So, here I am, dutifully exercising both hands 2-3 times daily and wearing rigid splints on both hands every night. I’ve moved from dictating everything I write, through numerous phases of inefficient and painful typing, to where I can now write on a computer for a few hours, using 3 fingers and 2 thumbs – with varying degrees of pain. Not bad! I’m functioning and I am most certainly not delving into this tale to solicit sympathy. This story is merely a foundation.

At one point in my journey of recovery I happened upon a brief article about Laura Hillenbrand, author of the two best-selling books, Seabiscuit and Unbroken. What’s remarkable about this woman (she is 49 years old at time of writing) is that since she was 19, she has been chronically ill, in excruciating pain, sometimes housebound for years at a time. Yet she has not allowed this debilitating challenge to keep her down. (On a side note: I had fallen in love with the story of Seabiscuit and was delighted to learn more about this gifted writer.)

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While I hesitate to share Hillenbrand’s searing story as a point of reference to mine, her experience of debilitation, courage and perseverance strikes a chord! I cannot allow anything to stand in my way. Not pain. Not uncertainty. Not disappointment. Not delay.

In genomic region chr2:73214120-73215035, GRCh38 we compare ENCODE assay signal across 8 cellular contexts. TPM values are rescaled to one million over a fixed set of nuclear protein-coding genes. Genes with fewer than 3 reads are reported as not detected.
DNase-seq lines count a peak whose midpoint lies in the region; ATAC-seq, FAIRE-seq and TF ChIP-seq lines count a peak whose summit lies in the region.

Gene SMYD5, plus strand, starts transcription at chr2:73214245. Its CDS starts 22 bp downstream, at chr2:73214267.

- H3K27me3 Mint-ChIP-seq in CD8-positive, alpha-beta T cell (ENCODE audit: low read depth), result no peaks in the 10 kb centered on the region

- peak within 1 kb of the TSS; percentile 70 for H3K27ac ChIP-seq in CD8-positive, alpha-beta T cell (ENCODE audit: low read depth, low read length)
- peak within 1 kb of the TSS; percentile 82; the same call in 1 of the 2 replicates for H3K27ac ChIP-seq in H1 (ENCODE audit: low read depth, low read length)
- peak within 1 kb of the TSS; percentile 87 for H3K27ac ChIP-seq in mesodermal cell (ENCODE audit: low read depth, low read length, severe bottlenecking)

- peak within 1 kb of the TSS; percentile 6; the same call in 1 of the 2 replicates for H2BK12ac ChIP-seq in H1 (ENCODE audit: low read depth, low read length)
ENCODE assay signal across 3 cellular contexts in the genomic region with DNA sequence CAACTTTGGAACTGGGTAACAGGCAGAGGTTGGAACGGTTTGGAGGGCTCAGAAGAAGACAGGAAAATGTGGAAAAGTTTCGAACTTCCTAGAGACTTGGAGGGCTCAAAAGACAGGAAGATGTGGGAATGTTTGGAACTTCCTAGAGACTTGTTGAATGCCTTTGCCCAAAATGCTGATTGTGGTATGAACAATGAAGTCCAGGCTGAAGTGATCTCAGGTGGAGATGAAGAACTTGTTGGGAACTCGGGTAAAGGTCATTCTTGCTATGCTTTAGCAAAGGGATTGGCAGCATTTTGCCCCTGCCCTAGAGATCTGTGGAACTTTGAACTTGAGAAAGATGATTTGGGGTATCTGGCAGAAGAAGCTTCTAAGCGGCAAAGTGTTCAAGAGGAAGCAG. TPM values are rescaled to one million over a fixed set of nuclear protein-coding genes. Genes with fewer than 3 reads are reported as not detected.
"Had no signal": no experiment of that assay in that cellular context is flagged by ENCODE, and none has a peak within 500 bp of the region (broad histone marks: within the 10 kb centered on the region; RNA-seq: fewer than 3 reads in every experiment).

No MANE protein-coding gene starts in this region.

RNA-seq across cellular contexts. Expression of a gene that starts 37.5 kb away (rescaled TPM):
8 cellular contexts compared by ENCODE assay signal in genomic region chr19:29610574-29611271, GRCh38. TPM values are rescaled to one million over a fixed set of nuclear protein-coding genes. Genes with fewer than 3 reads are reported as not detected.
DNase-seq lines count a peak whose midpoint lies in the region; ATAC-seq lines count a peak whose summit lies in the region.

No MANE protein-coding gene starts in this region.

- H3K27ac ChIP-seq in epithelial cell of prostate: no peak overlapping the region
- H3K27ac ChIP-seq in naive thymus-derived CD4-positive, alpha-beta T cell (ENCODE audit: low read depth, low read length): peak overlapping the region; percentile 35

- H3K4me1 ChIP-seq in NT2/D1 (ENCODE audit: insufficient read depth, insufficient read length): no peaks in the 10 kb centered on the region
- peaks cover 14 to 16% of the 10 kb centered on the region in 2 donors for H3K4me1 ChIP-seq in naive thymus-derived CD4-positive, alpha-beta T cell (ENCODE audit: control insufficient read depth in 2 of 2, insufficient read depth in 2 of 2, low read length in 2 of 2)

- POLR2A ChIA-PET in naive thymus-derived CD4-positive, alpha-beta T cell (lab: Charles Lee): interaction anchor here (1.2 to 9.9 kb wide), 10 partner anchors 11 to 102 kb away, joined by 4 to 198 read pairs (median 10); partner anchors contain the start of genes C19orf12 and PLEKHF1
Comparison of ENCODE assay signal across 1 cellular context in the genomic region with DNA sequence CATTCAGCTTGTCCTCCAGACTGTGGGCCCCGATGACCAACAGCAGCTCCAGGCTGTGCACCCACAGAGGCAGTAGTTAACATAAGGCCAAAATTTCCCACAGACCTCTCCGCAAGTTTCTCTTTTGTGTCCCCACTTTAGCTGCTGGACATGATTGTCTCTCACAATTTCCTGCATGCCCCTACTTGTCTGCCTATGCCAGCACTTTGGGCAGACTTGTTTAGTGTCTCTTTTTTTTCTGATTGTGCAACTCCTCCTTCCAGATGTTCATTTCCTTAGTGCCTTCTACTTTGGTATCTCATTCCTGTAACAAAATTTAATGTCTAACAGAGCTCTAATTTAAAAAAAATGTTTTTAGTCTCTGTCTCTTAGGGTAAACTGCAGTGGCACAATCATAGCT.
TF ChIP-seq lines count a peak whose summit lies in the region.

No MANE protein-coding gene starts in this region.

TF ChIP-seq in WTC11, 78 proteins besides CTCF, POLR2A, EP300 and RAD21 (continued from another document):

I have a passion for writing. I get to write; I have to write. My mental, emotional and physical wellbeing depend on it.

How about you? What’s your passion? What is it you live to get up for? Have you lost the drive for this passion – for whatever reason – and landed in a place you think you can’t overcome? Sometimes all it takes is one story! One other person, in essence, coming alongside saying: get up, dust yourself off and move. Move forward.

I hit a solid, massive wall recently. This low had been coming for some time, and I know it’s not the last. I am positive there will be more threatening canyons and other dismal nights.

But there’s something I know for a fact: there are those who have blazed the trail for us, just as there are people in our tribes who lift us from our knees. These are the ones who look us in the eye (or whose words leap from a page) and say: What do you think you’re doing? You’re not giving up! You’re moving on. Moving forward. Now get up and we’ll walk together a stretch. I’m here for you! I’m here with you!